By the way, Loquats can also be spelt Locquats. Go figure.
We have a range of sweet, fruit and salt lassi recipes for you to browse. Explore all of our Yoghurt recipes too. The Drinks recipes are here. Explore our Indian recipes and our Indian Essentials. Or be inspired by our Late Spring recipes.
There is a tradition in various parts of the world to add salt and some fat or oil to tea and/or coffee – from Ayurveda to Nepal to Mongolia and other parts of the world. We make an easy version of this using our common domestic coffee making equipment.
In the depths of Winter we turn to hot drinks to warm the body. But there are herbs and spices that will also warm us from the inside. Rosemary is one, ginger another, and black pepper too. This drink uses ginger, cardamom and pepper and will tingle and warm your body in the coldest of weathers. It is consumed either warm or at room temperature, so is a no-fuss recipe.
In India, ginger is well known as a cure for colds and sore throats. Dry ginger powder mixed with water is said to work wonders to relieve stiff joints. You can see that this drink is essential during Winter.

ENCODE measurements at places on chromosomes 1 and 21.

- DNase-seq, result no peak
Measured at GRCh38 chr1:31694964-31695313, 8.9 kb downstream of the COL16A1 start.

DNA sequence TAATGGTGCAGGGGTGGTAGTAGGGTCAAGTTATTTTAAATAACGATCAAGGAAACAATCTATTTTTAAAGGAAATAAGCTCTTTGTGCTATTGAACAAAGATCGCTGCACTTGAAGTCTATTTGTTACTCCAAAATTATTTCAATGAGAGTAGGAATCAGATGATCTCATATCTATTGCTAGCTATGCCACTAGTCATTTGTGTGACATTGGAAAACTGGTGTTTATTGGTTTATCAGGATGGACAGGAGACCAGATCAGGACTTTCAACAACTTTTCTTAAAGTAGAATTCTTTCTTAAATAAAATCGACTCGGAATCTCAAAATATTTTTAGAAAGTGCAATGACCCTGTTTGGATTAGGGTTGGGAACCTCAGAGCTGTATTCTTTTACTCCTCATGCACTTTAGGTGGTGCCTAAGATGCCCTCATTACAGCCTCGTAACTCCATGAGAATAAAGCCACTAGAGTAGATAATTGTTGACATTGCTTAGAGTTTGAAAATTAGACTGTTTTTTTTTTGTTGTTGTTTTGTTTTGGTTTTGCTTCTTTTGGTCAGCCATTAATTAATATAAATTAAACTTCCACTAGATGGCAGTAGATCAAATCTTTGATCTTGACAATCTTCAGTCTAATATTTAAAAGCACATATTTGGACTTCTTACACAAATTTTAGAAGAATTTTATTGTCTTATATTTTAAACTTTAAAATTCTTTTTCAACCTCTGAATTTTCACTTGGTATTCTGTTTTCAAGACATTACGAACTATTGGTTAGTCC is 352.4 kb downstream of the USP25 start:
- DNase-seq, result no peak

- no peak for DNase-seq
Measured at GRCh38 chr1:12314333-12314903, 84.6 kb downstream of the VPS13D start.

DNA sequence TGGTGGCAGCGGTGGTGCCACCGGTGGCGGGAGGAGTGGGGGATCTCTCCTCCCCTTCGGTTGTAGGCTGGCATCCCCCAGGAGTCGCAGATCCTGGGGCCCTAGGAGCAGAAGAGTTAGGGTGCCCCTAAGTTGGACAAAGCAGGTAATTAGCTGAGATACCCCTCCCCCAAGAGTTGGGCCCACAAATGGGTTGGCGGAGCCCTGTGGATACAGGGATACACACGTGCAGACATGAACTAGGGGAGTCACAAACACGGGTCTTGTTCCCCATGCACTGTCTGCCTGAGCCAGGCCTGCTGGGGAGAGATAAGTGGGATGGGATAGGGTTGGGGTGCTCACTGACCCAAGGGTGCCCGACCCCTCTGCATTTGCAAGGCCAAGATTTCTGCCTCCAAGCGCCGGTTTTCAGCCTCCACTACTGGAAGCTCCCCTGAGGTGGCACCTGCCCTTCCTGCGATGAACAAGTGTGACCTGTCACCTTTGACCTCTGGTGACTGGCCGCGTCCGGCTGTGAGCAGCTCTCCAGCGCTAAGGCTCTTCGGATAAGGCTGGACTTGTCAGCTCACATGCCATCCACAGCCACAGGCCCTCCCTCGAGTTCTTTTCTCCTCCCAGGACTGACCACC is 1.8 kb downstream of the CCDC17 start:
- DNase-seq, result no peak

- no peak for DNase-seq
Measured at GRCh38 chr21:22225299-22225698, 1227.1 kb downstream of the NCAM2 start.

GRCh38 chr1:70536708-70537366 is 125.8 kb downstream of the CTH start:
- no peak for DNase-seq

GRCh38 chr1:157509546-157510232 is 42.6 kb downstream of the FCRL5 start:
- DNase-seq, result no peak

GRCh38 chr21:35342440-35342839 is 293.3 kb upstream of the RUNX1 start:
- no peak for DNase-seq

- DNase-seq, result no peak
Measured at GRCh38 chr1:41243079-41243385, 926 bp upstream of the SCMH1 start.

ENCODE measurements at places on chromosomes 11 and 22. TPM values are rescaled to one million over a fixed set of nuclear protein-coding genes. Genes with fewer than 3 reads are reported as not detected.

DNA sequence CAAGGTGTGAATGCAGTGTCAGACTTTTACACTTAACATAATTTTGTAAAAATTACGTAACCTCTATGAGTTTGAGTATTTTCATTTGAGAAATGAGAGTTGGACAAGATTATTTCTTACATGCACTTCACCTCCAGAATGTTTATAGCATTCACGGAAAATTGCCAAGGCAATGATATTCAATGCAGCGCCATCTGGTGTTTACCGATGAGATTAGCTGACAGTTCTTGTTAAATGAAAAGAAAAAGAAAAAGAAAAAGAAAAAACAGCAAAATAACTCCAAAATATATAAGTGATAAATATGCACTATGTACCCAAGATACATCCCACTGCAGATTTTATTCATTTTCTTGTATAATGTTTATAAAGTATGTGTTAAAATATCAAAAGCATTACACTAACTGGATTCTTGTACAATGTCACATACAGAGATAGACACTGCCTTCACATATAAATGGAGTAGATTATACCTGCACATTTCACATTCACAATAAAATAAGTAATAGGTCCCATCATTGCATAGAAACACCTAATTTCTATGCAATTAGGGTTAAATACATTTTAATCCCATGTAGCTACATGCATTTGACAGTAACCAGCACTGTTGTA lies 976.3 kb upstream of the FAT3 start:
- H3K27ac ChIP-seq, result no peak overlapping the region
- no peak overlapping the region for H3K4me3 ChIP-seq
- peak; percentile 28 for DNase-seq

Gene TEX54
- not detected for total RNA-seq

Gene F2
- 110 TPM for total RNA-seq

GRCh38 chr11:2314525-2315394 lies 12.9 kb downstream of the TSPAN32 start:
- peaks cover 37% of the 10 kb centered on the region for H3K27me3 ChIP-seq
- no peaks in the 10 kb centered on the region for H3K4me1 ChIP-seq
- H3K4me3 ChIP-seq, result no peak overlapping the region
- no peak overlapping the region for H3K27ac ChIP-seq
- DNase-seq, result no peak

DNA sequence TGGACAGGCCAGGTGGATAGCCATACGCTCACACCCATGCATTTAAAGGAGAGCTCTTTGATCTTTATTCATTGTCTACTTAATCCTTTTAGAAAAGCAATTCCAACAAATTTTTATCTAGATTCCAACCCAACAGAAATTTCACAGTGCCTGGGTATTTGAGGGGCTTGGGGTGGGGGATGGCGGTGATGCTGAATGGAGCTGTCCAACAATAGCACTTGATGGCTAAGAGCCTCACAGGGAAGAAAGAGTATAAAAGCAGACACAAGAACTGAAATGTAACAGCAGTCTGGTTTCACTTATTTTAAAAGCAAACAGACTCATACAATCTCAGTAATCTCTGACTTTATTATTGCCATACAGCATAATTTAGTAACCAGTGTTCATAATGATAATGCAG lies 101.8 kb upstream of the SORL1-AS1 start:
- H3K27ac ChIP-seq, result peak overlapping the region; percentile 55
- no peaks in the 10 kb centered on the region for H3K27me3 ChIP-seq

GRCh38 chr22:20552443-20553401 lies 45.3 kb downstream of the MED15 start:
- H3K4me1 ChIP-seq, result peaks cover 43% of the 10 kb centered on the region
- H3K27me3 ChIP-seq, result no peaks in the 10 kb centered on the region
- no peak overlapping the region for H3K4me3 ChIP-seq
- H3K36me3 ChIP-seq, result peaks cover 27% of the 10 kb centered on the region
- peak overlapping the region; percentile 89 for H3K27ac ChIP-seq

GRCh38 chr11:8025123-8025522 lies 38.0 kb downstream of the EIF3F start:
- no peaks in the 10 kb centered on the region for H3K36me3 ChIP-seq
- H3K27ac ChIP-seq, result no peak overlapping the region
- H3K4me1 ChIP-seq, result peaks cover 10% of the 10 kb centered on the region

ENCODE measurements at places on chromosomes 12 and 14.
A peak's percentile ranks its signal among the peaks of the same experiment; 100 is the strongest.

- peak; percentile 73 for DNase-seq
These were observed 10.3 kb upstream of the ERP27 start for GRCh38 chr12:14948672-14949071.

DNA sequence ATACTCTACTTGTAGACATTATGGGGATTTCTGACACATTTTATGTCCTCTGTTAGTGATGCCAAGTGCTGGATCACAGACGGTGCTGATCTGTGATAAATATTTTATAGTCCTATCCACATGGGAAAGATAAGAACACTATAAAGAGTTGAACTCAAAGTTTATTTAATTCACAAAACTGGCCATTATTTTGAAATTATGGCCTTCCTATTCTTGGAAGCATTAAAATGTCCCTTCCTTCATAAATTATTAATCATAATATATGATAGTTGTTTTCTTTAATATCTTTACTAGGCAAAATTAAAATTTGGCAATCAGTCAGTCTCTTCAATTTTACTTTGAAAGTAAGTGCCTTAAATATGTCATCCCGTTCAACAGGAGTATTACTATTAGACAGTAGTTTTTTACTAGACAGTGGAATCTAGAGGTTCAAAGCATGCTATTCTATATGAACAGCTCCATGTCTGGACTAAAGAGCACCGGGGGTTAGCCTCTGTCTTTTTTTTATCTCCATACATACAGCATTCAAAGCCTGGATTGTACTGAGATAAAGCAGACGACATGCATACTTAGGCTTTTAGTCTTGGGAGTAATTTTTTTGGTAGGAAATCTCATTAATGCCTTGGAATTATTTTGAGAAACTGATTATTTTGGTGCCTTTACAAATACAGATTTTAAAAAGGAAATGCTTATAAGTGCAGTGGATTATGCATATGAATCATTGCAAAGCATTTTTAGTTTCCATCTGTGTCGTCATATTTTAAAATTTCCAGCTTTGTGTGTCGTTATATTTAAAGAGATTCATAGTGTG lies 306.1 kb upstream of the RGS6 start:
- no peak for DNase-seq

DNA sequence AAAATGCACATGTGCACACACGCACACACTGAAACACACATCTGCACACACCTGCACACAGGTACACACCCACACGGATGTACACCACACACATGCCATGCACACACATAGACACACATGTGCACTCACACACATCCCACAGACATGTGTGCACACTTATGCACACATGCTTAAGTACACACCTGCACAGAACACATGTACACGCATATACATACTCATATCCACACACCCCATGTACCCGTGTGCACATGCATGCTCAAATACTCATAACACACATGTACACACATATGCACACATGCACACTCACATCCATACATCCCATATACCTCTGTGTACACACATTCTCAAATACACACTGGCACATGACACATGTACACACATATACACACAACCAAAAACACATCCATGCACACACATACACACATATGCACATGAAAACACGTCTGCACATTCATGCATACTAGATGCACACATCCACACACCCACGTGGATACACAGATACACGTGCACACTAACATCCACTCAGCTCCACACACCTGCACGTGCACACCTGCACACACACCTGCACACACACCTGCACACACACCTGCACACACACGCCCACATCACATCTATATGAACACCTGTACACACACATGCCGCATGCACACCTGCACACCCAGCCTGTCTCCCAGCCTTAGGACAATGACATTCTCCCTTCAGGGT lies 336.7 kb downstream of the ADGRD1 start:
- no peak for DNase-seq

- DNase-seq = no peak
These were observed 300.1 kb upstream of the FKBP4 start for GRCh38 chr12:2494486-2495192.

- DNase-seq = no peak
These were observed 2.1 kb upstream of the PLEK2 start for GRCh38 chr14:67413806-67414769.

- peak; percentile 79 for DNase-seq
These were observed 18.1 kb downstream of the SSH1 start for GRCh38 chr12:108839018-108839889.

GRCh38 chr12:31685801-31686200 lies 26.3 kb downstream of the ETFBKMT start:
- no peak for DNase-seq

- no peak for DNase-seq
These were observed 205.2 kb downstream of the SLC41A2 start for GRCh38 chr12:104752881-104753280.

The dry ginger powder is essential to this drink – for maximum effect, don’t substitute with ginger root. The ginger, cardamom and pepper do not dissolve completely. Do as I do and stir while drinking, or allow it to sit for 5 or so minutes, then strain.
Chai made with a range of spices and liquorice root is incredibly good. It is also very detoxifying, so it is a healthy AND flavoursome tonic for an afternoon relaxing hot drink. Or morning. Or evening.
This recipe is very much like our first chai – Yogi Chai – all those years ago. Spices are roasted to enhance their flavours, and then simmered. Tea can be added or not – your choice. And it can be sweetened or not. Milk can be added or not. So there is a range of choices and variation.